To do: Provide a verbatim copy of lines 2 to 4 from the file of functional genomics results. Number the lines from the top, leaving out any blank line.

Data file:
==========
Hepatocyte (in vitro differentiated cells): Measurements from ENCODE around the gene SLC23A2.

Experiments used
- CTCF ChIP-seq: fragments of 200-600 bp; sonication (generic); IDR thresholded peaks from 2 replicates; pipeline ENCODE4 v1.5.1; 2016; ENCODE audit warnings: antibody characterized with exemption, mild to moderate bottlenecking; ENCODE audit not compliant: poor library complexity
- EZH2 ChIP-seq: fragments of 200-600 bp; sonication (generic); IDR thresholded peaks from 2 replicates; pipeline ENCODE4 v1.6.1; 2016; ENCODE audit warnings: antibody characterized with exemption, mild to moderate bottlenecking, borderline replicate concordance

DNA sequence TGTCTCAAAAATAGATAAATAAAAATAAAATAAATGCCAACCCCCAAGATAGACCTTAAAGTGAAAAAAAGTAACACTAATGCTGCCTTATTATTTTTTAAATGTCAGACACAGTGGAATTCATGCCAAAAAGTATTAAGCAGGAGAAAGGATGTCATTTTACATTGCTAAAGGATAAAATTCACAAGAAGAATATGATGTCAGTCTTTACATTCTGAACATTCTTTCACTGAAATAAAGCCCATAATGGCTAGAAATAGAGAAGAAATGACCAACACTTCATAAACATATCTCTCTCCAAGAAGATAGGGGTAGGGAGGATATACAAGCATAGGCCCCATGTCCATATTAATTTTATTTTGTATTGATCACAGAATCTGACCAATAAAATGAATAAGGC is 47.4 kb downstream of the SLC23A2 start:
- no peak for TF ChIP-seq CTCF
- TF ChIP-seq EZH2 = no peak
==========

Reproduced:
Experiments used
- CTCF ChIP-seq: fragments of 200-600 bp; sonication (generic); IDR thresholded peaks from 2 replicates; pipeline ENCODE4 v1.5.1; 2016; ENCODE audit warnings: antibody characterized with exemption, mild to moderate bottlenecking; ENCODE audit not compliant: poor library complexity
- EZH2 ChIP-seq: fragments of 200-600 bp; sonication (generic); IDR thresholded peaks from 2 replicates; pipeline ENCODE4 v1.6.1; 2016; ENCODE audit warnings: antibody characterized with exemption, mild to moderate bottlenecking, borderline replicate concordance